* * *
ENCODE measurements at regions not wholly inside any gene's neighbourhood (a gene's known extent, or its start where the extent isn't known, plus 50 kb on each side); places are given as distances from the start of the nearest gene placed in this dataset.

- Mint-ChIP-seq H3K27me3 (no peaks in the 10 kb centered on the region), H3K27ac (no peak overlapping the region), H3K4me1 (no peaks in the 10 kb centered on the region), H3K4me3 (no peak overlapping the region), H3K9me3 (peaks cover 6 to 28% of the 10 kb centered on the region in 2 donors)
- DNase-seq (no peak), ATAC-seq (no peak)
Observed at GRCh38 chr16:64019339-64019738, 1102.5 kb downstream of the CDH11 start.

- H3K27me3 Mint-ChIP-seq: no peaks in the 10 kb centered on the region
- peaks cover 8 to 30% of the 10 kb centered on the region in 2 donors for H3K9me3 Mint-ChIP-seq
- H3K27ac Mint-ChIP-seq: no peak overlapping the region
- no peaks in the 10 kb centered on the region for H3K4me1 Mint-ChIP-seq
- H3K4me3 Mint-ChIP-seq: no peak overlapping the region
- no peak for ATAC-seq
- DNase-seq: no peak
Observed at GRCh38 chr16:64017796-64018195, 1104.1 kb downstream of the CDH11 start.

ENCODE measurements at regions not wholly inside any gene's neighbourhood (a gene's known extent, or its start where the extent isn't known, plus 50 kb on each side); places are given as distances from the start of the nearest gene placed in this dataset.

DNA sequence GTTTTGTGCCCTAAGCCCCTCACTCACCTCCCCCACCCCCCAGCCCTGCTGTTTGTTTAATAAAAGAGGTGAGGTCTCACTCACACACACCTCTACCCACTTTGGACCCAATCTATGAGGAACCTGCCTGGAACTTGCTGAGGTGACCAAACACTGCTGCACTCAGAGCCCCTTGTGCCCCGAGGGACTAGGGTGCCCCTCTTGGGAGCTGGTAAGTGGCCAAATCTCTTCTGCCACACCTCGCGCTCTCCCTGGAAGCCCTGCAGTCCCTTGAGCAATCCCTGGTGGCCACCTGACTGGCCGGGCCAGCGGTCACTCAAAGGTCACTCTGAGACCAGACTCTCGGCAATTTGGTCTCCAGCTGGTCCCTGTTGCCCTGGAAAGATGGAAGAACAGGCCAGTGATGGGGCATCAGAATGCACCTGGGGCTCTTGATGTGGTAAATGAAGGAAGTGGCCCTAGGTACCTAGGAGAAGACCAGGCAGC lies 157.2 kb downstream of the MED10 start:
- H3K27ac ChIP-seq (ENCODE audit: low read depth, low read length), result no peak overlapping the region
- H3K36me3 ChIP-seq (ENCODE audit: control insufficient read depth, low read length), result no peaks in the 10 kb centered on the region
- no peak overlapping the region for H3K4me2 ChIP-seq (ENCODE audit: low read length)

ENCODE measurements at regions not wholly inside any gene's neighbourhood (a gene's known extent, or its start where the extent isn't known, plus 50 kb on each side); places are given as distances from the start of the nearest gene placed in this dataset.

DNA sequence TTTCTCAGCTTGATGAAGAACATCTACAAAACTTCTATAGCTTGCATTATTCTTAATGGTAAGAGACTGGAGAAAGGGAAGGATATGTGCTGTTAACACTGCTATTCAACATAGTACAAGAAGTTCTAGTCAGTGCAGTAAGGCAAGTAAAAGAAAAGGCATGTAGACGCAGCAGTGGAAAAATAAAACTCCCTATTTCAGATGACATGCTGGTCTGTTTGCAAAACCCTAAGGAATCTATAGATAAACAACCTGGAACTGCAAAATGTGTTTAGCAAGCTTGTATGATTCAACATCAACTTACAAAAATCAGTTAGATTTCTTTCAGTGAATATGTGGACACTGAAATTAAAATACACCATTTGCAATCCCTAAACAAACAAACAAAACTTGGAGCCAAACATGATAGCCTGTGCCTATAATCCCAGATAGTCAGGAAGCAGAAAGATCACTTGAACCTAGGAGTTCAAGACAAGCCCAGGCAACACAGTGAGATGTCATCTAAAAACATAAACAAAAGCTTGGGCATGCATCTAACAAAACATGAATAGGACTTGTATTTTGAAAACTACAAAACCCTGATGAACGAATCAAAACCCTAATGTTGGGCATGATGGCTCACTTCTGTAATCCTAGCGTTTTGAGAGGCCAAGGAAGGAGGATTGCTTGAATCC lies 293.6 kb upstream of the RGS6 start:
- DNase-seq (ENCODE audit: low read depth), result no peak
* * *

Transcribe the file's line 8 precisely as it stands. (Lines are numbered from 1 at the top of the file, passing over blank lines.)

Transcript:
- no peaks in the 10 kb centered on the region for H3K4me1 Mint-ChIP-seq